To anyone who will listen, House Majority Leader Eric Cantor has an unequivocal message: He and Speaker John Boehner “are on the same page.”
The Virginia Republican on Monday did his best to brush aside questions about his relationship with Boehner, saying there is no daylight between them in the debt limit negotiations.
“The Speaker and I are on the same page. We don’t believe we should be raising taxes,” Cantor said during his weekly meeting with reporters.
Cantor — who quit negotiations with Vice President Joseph Biden last month, saying the issue of taxes needed to be kicked up to a higher level between the Speaker and President Barack Obama — has found himself back in the spotlight on the debt talks after Boehner abruptly rejected a “grand bargain” with Obama over the weekend.
That turn of events fueled speculation that neither Cantor nor Boehner wanted to be seen as owning a deal to increase the debt limit and that both were actively working to put the blame on each other.
“I really think it is a hot potato,” one GOP aide speculated. “Nobody knows which way the ball is going to bounce, and they’re just trying to not be the one that kicked it.”
Last week, the center of gravity seemed to shift to Boehner, who returned from a White House meeting Thursday seemingly positive about a deal and went so far as to speak to the Senate Republican Conference about it.
But that dynamic shifted Saturday evening after Boehner put out his statement rejecting the grand bargain, and word began to leak out that the talks would refocus on the work that Cantor had done with Biden. Should Cantor and Biden resume their negotiations, Cantor would again find himself as the top House Republican negotiating a deal that none of his base is in favor of — a move that could, in theory, clear Boehner of some of the responsibility for the final agreement.
Cantor, however, repeatedly rejected that idea Monday. “We are in the same place” on the issue, Cantor said, arguing that Boehner’s decision to reject the grand bargain was an effort to “address the big issues facing the country” without raising taxes.
The Majority Leader even went so far as to defend Boehner’s private talks with Obama — which reportedly included discussions of possibly decoupling the Bush-era tax cuts in exchange for a promise of later comprehensive tax reform.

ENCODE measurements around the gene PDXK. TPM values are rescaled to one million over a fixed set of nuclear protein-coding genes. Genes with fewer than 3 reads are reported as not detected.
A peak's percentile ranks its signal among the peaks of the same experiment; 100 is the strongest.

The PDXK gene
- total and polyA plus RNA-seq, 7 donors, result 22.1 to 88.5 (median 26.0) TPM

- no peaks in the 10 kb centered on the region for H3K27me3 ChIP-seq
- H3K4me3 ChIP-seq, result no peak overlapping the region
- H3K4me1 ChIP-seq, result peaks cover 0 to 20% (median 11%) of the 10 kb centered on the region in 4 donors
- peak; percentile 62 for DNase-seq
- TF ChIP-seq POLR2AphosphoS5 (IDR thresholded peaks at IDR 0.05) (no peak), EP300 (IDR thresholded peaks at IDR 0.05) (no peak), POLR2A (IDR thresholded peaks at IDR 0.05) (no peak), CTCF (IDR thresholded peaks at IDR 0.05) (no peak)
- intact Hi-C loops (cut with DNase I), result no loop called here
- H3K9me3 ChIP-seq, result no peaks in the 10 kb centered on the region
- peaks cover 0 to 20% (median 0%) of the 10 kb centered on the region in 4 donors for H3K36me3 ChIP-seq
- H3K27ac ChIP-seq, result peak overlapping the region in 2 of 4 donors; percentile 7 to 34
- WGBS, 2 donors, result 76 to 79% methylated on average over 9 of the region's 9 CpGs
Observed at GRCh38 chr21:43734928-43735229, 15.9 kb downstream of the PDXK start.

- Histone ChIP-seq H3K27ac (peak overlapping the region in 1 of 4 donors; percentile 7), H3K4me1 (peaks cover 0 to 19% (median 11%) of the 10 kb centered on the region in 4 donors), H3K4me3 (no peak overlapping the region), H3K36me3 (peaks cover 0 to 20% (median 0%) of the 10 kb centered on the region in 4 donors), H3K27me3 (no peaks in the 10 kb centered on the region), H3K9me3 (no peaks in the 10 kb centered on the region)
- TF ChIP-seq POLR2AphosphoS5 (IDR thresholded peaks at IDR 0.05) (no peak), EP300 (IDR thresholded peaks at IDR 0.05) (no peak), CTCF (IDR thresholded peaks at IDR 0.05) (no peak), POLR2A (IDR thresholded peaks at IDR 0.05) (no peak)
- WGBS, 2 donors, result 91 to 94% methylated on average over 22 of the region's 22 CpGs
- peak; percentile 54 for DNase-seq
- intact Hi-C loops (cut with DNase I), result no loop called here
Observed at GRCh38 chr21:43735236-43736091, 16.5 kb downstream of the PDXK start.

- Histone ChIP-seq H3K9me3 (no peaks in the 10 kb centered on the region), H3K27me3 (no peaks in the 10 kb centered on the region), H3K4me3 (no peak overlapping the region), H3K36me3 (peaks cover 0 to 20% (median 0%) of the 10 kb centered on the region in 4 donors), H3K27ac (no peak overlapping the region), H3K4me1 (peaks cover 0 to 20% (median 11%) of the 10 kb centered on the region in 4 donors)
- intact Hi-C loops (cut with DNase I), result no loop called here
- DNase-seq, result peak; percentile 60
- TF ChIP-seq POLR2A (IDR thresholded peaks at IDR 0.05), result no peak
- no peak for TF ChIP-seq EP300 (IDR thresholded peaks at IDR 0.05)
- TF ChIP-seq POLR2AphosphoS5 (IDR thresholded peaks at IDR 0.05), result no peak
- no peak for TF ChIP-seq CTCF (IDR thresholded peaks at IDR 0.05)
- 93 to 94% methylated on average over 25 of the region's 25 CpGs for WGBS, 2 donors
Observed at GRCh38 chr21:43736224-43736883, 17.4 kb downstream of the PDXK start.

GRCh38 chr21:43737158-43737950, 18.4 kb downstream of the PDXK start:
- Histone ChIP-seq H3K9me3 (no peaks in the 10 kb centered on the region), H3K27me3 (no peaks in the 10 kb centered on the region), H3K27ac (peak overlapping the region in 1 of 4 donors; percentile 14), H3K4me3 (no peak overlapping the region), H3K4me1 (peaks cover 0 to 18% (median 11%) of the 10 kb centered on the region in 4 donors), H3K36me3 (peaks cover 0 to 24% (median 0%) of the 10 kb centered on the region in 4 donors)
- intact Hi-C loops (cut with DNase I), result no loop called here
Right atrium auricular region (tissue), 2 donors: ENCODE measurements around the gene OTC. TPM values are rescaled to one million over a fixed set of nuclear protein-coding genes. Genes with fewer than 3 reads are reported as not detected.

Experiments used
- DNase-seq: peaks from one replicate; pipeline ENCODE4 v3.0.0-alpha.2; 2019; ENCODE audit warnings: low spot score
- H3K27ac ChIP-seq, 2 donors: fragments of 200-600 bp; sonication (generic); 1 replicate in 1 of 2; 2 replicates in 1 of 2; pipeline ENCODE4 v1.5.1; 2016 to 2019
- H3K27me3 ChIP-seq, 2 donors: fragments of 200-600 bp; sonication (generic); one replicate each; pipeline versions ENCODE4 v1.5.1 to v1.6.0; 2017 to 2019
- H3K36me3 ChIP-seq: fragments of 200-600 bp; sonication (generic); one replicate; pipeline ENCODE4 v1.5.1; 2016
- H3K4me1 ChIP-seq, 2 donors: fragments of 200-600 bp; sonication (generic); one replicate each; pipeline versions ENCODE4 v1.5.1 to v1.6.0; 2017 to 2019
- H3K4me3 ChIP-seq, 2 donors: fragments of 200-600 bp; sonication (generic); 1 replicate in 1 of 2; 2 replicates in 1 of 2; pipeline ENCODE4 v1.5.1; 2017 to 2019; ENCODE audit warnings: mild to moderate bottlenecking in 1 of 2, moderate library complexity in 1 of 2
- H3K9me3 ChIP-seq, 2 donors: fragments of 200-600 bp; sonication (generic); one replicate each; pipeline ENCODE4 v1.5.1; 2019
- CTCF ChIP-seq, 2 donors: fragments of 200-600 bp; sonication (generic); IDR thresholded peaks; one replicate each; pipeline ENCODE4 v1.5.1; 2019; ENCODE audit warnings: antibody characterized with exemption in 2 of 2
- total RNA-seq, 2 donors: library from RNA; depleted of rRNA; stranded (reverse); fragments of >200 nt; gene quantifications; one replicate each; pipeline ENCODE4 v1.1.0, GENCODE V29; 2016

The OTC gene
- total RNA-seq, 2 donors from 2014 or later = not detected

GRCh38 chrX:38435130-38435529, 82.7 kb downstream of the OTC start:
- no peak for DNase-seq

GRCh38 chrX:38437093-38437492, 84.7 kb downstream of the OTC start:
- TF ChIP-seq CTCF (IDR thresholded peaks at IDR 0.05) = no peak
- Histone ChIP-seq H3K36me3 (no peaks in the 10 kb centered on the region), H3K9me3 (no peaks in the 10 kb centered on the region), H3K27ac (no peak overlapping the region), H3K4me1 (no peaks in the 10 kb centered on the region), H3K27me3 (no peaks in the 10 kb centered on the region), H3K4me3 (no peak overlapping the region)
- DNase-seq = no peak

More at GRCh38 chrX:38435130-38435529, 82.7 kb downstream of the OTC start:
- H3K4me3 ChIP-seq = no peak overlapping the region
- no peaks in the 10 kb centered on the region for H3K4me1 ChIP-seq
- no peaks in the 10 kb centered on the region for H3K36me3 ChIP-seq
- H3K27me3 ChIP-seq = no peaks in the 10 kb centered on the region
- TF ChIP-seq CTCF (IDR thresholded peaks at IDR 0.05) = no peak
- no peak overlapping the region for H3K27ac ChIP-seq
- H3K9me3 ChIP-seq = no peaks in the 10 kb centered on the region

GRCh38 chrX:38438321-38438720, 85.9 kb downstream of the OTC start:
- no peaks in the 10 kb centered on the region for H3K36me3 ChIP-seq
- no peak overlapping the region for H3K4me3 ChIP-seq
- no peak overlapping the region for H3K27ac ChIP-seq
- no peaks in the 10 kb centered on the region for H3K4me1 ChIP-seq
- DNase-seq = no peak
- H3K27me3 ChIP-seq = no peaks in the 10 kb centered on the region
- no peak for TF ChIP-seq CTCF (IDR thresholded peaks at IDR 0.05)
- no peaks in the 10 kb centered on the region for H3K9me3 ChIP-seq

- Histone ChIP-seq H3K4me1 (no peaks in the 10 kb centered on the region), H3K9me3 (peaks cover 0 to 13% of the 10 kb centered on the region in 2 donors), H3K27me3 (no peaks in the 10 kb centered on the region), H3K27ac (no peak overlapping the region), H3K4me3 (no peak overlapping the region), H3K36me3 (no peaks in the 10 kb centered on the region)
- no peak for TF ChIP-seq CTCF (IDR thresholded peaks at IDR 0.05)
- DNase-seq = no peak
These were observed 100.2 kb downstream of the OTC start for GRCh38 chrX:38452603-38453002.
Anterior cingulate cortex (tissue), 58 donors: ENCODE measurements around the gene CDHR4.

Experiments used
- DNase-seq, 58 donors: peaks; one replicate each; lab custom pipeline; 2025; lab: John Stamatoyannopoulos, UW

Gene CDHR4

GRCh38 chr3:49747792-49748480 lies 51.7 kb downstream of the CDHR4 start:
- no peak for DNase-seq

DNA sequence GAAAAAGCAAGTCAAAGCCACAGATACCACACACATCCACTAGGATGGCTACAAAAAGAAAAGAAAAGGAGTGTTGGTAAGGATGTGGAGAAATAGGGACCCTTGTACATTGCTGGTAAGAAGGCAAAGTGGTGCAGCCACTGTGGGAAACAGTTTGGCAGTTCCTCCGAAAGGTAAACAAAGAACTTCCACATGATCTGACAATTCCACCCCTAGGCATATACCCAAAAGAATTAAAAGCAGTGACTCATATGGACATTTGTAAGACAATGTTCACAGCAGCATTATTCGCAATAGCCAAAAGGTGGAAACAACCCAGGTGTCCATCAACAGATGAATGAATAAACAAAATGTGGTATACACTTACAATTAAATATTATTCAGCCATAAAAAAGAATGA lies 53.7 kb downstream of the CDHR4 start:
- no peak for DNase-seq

“The Speaker never agreed to that. He never agreed to the trillion dollars of new taxes. Again, my sense is that is why those talks ended is because he just couldn’t get the administration off of the fact that they want to raise taxes,” he said.
Acknowledging that Republicans were a little wary of the talks because “there wasn’t a lot of information that was forthcoming,” Cantor downplayed GOP concerns with the talks and argued Boehner backed out when it became clear Obama was looking for things he could not support.
“I can tell you when you look at what the deal was, there was a request for over a trillion dollars in increased baseline, new revenues. There was a request reported that we were going to have to vote on decoupling the Bush tax cuts, the very issue that both sides agreed not to do in December. So how can [Boehner] sit here and continue those kind of discussions based on tax hikes? I mean, that’s all,” Cantor said.
At his own press conference Monday, Boehner sounded less like the deal-maker and more the GOP hard-liner. “There was never any agreement to allow tax rates to go up in any discussion I’ve had with the White House,” the Ohio Republican said, adding that Obama and Congressional Democrats must make more concessions on cutting entitlements.
Although both sides vehemently deny there are rifts between the two leaders, tensions have been evident for months. Cantor is an ambitious politician, and those around Boehner have viewed him with some suspicion. Likewise, Cantor supporters have worried that Boehner would try to force ownership of the final debt limit deal on the Virginian to avoid the wrath of the tea party movement, which opposes any increase in the debt limit.
The two have had similar episodes in the past — most recently during the continuing resolution debate, when Cantor and others in Boehner’s leadership team questioned his handling of the talks and worried he was giving up too much to the Obama administration.
Whispers of palace intrigue aside, at least for now, the two are publicly singing from the same hymnal, and questions about their relationship are clearly tiring Republicans.
At one point Monday, Cantor was asked whether he could foresee a scenario in which Boehner came forward with a deal he could not support.
“No, I think we are on the same page. I know you all love to write the soap opera here. And it is just that, it is something that I think belittles the real question here. And that is the difference between the sides, and that is between the fact that Barack Obama wants to raise taxes and Republicans don’t,” an exasperated Cantor said.
Senate Minority Leader Mitch McConnell, R-Ky., carries a musket on stage as he speaks during the American Conservative Union's Conservative Political Action Conference (CPAC) at National Harbor, Md., on Thursday March 6, 2014.